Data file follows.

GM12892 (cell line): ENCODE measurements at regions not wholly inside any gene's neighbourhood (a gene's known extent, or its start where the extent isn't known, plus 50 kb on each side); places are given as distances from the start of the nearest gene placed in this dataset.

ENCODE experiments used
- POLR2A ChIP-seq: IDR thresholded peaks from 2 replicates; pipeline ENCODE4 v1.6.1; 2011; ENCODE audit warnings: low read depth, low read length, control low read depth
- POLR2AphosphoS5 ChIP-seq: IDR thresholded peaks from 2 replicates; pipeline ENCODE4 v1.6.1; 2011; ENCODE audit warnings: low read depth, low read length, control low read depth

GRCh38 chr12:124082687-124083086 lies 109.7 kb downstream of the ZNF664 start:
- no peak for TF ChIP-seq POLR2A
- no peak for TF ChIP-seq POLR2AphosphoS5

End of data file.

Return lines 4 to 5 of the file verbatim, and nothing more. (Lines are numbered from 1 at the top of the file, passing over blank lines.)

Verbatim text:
- POLR2AphosphoS5 ChIP-seq: IDR thresholded peaks from 2 replicates; pipeline ENCODE4 v1.6.1; 2011; ENCODE audit warnings: low read depth, low read length, control low read depth

GRCh38 chr12:124082687-124083086 lies 109.7 kb downstream of the ZNF664 start: